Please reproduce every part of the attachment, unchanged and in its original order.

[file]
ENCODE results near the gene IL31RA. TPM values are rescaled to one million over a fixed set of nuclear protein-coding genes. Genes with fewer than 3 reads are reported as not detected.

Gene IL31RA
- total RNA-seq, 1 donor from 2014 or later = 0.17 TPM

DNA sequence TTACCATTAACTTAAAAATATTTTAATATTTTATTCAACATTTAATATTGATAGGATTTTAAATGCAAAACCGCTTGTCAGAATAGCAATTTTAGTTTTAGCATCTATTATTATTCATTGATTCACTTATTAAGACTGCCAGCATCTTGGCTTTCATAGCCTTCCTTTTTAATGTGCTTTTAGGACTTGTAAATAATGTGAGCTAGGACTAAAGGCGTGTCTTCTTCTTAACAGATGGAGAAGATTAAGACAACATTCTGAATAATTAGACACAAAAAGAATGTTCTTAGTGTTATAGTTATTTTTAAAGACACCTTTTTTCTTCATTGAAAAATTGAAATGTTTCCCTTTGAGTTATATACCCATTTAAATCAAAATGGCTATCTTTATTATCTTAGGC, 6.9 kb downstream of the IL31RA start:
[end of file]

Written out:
ENCODE results near the gene IL31RA. TPM values are rescaled to one million over a fixed set of nuclear protein-coding genes. Genes with fewer than 3 reads are reported as not detected.

Gene IL31RA
- total RNA-seq, 1 donor from 2014 or later = 0.17 TPM

DNA sequence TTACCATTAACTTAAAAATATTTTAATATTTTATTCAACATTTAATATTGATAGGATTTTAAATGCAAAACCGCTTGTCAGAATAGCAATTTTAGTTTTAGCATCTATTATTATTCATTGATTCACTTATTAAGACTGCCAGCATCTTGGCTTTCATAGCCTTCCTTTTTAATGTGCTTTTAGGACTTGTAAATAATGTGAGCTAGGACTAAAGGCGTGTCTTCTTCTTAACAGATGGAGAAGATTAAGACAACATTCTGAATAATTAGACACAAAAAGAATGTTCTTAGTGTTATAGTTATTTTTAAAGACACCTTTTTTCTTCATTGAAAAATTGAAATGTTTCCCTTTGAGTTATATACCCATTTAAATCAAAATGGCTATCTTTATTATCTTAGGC, 6.9 kb downstream of the IL31RA start: